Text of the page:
Thursday, November 21

UC, librarians settle on contract

The University of California reached an agreement Monday with
the UC librarians’ union, leaving both sides of the
negotiation table satisfied with the results.

The new contract was agreed upon by the UC and the American
Federation of Teachers on Nov. 17 and will be effective through
Aug. 30, 2006. The contract affects more than 425 librarians.

The contract was agreed upon without any major changes, and was
approved quickly.

“Negotiations tend to be more productive and less
adversarial when there’s mutual respect, a commitment to
resolving differences at the bargaining table, and a willingness to
compromise,” said UC spokesman Paul Schwartz.

The new contract clarified the no-strike provision to include a
special prohibition against sympathy strikes, which is when
librarians would strike in support of another group.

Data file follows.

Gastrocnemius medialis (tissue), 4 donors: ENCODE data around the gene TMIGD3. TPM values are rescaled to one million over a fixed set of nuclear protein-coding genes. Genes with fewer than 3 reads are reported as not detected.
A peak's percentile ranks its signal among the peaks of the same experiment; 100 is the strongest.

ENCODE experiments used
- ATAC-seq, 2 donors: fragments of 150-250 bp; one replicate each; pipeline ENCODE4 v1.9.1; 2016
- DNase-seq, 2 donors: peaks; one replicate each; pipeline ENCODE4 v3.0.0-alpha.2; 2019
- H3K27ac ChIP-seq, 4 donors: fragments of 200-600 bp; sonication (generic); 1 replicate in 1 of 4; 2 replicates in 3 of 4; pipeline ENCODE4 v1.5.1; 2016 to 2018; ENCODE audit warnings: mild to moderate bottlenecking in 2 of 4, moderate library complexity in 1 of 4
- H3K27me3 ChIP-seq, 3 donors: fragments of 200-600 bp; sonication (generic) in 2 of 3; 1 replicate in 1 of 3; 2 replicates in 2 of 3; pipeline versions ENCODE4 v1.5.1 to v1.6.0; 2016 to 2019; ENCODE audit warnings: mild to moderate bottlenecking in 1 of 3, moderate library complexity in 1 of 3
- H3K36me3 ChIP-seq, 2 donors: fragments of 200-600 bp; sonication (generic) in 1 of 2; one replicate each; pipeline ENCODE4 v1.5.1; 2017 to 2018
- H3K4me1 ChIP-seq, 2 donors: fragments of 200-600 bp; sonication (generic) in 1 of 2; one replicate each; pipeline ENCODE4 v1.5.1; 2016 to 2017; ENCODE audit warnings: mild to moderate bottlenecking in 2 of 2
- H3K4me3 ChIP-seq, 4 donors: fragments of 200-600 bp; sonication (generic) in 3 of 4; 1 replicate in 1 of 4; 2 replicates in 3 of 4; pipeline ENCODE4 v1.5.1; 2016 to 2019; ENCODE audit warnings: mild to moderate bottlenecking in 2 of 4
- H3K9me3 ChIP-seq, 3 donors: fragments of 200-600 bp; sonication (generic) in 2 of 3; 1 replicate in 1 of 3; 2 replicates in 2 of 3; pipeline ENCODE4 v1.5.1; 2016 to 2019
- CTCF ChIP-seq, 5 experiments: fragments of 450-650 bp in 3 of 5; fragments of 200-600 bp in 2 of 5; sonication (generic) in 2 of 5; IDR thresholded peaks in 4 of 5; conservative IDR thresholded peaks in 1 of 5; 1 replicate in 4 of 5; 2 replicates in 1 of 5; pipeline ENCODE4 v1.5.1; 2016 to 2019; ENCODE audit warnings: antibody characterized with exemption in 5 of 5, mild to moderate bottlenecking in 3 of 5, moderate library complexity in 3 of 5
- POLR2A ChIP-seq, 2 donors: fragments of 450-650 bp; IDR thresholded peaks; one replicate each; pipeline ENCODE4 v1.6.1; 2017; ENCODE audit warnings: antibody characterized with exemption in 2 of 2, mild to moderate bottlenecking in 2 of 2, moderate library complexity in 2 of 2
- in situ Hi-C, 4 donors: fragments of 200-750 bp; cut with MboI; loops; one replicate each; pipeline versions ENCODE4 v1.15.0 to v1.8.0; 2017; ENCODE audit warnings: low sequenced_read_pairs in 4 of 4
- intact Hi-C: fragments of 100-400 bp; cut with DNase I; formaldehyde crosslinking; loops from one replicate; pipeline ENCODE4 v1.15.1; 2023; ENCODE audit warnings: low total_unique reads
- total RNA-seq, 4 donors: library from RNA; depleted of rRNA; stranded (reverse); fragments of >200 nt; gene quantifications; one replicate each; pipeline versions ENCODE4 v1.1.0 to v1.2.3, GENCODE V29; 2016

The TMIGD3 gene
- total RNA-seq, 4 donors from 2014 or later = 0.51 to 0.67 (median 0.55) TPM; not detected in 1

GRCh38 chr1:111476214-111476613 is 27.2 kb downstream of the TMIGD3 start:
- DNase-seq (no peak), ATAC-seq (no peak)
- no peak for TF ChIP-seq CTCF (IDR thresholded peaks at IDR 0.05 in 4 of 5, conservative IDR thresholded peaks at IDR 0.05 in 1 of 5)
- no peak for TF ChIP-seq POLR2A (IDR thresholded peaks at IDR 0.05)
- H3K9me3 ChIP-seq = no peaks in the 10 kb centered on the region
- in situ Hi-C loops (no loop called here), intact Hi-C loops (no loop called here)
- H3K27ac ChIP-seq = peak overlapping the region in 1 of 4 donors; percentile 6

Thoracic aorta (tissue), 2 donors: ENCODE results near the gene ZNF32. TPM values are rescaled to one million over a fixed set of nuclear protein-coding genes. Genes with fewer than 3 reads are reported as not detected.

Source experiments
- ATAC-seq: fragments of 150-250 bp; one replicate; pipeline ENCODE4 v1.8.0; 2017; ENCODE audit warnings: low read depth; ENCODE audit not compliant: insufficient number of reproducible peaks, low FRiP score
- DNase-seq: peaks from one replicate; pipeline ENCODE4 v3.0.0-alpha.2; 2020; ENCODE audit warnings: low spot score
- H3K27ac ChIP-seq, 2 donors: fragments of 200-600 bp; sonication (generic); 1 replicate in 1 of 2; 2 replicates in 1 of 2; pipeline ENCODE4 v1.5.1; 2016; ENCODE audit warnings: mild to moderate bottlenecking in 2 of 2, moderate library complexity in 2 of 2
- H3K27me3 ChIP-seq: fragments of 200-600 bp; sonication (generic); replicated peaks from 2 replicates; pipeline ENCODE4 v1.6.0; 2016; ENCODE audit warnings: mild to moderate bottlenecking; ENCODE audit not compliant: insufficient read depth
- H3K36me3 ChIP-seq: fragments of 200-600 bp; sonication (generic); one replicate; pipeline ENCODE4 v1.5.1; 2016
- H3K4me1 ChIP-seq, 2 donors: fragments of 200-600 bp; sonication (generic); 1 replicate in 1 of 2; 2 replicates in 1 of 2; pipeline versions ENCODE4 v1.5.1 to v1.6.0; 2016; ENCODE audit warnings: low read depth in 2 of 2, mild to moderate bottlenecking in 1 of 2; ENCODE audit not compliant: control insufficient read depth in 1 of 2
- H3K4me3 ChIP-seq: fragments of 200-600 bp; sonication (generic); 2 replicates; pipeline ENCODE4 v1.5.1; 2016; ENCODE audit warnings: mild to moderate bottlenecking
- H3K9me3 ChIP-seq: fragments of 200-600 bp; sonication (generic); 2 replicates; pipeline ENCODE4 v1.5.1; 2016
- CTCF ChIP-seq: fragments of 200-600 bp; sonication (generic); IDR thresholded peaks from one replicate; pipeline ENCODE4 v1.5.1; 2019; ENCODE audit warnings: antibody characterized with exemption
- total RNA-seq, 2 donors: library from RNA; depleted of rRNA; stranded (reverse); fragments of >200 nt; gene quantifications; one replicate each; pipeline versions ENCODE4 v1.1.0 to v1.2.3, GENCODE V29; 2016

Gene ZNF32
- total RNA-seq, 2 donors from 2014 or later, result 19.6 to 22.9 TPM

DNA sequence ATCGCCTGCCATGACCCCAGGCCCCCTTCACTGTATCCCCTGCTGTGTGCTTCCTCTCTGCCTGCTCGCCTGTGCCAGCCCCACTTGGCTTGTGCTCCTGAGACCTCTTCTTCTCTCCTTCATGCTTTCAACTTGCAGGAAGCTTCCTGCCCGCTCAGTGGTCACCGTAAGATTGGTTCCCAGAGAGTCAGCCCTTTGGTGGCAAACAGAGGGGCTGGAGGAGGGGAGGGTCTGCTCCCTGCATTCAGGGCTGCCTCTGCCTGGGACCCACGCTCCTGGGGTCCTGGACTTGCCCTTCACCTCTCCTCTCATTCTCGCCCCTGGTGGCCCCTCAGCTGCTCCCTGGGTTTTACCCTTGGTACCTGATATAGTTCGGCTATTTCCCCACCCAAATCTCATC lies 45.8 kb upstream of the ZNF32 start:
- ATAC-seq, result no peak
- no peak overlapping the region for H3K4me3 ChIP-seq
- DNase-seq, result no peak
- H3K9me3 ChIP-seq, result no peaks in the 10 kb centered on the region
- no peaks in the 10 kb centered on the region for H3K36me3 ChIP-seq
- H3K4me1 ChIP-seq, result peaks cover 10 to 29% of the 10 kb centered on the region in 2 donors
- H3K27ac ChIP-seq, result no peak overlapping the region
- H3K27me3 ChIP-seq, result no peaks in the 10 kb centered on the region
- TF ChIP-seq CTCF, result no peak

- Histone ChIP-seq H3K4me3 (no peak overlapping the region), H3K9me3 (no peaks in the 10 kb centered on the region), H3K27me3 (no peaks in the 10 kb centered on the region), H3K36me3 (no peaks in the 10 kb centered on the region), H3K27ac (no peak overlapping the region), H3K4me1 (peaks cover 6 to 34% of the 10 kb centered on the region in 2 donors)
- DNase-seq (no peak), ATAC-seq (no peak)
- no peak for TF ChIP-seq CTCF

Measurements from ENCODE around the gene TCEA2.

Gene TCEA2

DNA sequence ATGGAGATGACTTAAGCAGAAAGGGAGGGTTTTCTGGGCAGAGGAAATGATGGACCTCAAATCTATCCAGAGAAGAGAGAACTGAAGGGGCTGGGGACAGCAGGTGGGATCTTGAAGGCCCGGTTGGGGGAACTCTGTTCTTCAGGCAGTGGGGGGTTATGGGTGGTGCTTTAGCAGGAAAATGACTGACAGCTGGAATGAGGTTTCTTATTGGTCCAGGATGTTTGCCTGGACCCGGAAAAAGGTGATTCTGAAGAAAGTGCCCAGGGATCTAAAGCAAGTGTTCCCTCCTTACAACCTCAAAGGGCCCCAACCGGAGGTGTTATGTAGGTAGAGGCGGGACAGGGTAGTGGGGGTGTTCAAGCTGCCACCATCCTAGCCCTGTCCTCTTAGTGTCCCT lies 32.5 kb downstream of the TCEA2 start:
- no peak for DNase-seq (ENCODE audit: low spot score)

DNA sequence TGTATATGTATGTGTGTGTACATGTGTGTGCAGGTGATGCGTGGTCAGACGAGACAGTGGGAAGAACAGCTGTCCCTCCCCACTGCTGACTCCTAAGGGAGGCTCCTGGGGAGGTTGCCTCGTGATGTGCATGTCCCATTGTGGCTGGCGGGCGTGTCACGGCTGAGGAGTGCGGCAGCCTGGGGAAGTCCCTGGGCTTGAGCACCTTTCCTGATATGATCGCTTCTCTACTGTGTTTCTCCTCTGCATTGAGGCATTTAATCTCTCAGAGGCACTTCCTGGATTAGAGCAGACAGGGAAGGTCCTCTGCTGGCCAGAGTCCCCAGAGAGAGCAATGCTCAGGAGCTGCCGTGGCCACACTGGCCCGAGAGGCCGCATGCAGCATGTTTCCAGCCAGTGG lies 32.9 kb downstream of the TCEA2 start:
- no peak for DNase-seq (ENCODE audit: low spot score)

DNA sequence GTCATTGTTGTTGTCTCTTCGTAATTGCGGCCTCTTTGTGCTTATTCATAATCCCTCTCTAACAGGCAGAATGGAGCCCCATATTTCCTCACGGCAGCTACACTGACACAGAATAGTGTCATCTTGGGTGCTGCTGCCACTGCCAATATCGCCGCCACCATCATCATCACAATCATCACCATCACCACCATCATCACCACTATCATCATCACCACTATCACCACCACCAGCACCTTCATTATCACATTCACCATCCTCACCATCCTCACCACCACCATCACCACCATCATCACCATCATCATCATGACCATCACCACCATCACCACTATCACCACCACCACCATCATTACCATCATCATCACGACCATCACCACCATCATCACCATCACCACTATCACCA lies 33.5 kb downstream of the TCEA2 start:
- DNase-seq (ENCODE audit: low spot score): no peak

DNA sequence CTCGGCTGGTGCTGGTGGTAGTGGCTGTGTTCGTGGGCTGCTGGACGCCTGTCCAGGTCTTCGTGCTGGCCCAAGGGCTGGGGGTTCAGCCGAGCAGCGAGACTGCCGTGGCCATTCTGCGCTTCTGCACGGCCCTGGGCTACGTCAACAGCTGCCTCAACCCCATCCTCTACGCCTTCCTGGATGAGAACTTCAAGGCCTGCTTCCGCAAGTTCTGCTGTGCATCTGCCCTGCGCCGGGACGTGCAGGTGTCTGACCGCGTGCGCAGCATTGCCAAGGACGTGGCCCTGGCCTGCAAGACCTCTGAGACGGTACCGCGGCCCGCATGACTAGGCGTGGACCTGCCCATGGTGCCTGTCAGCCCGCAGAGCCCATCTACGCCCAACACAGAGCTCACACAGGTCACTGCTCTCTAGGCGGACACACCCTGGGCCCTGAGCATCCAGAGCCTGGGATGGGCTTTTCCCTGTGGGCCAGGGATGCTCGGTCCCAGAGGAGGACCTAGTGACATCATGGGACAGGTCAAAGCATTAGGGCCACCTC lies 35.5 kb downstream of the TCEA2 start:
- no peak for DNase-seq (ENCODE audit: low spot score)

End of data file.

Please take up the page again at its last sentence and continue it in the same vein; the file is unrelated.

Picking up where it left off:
The agreement also calls for a new committee designed to compare
librarians’ salaries with the salaries of other librarians in

“There was no increase in our salaries, but we
successfully set up a committee to agree to look at the
salary-setting mechanism. This committee would ultimately improve
our ability of getting a pay increase,” said Miki Goral,
chief negotiator for UC-AFT librarians’ union.

Goral has been a reference librarian at UCLA since 1970, and
believes that one of the largest changes to come to the
librarians’ contract is the new salary committee.

“The past contract called for a member of the Academic
Senate to be a co-signatory on the project. Through the new
contract we are the independent researchers of our own
projects,” Goral said.

The new contract also standardized the catastrophic-leave
policy, which allows for colleagues to share sick and vacation

“If another librarian is sick with cancer, or a long term
illness, we can share our sick time so that they aren’t out
without pay,” Goral said.

Though the union did not encounter negotiating problems, many
librarians were disappointed that there was no student
participation in approving the new contract.

“The law allows for students to be involved during the
bargaining sessions so that they may give input regarding whether
or not they feel they need our assistance. This year there were no
students involved in the bargaining process,” Goral said.

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